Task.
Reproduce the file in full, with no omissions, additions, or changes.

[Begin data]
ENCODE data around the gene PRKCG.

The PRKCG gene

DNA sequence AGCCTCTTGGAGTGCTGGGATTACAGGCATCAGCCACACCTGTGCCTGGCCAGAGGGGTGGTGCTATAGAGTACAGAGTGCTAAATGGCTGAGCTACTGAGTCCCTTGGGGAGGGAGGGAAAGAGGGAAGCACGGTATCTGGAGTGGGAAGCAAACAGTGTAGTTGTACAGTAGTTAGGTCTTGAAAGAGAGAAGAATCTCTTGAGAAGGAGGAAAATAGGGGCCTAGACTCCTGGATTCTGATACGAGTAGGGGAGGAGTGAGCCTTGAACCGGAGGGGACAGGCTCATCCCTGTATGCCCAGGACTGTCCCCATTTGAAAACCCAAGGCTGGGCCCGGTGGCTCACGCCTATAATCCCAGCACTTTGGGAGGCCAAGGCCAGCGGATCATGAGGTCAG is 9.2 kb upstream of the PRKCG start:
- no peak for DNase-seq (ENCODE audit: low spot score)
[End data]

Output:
ENCODE data around the gene PRKCG.

The PRKCG gene

DNA sequence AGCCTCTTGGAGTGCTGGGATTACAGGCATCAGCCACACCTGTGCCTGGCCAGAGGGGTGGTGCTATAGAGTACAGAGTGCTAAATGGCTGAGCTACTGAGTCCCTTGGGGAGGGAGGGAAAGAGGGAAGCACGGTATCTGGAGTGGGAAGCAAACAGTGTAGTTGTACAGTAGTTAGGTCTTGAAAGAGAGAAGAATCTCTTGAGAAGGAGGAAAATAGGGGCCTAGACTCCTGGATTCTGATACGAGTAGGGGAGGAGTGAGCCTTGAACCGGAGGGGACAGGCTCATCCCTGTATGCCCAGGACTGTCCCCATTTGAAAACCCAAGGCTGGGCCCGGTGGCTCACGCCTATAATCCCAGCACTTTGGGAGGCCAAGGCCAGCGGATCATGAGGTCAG is 9.2 kb upstream of the PRKCG start:
- no peak for DNase-seq (ENCODE audit: low spot score)